Most of us will be spending a lot of our time responding to the immediate issues thrown up by the coronavirus pandemic. That may involve pastoral care of church members, practical assistance in our local communities, and an awful lot of online meetings!

If you are anything like me, however, you are probably also beginning to think about what the future will look like. We are starting to see scientists raise such matters as the need to seize the opportunity to take action on environmental issues, for example.

Churches and Christian leaders are also beginning to think about the future. That is encouraging: as a historian, I look back a century to the Spanish Flu pandemic of 1918-19, and to be honest I’m not sure that it made anything like as much difference to church life as one might expect, certainly not in my own context. Whether it impacted particular theologians I don’t know. So I hope we don’t miss the opportunities to see good come out of this horrible time.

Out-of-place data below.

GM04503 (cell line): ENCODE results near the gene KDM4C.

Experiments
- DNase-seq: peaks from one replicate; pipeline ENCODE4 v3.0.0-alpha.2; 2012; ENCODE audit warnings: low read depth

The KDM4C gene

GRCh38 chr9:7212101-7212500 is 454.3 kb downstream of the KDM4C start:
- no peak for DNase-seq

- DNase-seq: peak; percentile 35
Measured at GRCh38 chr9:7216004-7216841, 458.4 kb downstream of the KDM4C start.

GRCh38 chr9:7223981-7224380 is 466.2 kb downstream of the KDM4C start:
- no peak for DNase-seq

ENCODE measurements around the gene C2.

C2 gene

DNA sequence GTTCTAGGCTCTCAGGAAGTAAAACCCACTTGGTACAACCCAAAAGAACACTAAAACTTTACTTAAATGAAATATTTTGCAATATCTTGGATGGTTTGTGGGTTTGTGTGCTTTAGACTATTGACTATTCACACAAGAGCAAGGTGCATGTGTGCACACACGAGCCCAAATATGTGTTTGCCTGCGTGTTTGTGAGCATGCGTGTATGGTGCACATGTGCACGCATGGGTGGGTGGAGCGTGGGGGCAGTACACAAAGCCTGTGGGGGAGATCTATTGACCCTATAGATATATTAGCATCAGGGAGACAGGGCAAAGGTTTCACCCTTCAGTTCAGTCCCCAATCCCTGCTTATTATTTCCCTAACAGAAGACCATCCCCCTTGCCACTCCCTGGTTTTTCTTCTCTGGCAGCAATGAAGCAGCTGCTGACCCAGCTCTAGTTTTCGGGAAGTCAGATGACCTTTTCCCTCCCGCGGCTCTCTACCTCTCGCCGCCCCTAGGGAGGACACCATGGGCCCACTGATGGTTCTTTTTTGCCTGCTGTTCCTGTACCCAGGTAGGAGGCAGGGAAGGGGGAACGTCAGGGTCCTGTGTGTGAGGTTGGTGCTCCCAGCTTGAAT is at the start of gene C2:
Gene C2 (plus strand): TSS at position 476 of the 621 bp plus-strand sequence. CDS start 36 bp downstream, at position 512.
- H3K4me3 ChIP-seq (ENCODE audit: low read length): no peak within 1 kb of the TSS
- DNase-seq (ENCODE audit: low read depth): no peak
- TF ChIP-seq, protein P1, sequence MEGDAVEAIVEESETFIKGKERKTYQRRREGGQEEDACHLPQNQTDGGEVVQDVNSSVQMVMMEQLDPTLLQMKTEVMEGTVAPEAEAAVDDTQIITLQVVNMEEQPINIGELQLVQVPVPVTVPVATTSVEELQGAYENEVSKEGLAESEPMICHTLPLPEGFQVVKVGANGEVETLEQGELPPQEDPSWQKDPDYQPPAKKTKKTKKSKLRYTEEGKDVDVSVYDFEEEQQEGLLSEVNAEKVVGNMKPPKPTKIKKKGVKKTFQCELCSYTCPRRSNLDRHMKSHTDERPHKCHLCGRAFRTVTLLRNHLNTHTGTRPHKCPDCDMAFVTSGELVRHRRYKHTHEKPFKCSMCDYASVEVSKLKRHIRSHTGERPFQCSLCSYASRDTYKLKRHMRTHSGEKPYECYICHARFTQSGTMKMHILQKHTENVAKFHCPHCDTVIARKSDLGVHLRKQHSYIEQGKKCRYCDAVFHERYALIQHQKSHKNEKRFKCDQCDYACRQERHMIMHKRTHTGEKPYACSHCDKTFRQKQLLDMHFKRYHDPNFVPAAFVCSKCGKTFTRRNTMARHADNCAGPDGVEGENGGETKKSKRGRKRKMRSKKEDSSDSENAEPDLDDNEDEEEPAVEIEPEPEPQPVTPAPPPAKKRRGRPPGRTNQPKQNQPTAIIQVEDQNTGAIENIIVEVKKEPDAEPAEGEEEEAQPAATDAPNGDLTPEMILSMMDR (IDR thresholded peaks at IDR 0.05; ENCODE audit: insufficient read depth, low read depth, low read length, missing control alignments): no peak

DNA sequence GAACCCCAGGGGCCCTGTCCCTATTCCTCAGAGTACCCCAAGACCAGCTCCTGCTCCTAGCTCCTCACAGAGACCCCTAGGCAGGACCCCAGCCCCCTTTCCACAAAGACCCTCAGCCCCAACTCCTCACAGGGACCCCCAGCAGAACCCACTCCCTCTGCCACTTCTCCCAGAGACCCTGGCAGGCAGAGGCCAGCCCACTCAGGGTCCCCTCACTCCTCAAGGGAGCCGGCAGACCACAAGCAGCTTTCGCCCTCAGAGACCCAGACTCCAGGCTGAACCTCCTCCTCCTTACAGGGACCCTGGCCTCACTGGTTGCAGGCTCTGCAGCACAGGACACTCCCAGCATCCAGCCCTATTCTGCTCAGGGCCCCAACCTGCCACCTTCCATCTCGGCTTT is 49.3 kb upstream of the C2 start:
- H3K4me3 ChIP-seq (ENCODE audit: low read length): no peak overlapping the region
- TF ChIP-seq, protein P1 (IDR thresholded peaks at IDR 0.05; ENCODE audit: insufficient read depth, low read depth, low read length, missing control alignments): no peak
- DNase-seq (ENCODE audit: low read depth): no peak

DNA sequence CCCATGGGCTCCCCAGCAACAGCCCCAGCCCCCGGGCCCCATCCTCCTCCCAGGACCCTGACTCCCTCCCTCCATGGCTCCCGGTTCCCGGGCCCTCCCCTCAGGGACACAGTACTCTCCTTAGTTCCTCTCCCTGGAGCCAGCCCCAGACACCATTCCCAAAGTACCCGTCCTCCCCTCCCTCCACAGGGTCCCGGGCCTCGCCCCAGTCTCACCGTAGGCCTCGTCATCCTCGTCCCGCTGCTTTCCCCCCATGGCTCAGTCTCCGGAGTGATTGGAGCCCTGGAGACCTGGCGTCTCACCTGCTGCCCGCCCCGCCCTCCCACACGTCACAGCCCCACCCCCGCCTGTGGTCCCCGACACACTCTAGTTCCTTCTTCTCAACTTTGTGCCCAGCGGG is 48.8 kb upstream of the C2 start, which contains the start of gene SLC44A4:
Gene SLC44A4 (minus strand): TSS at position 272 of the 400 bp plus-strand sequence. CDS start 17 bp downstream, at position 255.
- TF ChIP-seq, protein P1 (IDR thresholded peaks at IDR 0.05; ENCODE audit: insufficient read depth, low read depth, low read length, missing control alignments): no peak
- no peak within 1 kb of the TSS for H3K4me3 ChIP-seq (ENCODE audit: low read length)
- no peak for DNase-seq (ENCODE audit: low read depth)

I’d like to know how, in your area, it is affecting inter-church relationships and co-operation, and in particular relationships between the two communities which LOI seeks to serve. Do you see a parallel to the closing of political borders, or a readiness to stand together and support one another, perhaps even a ‘redeployment of resources’ like that seen in some health-care sectors, where people switch jobs and workplaces in order to provide support where it’s most needed? It would be good to feature stories from around the world: please send them!

If it is true that Orthodox and Evangelicals need to relate to one another and benefit from each other’s gifts, it must be equally true – and even more urgent – now. Together we have a message of hope: CHRIST IS RISEN!

Tim Grass

 

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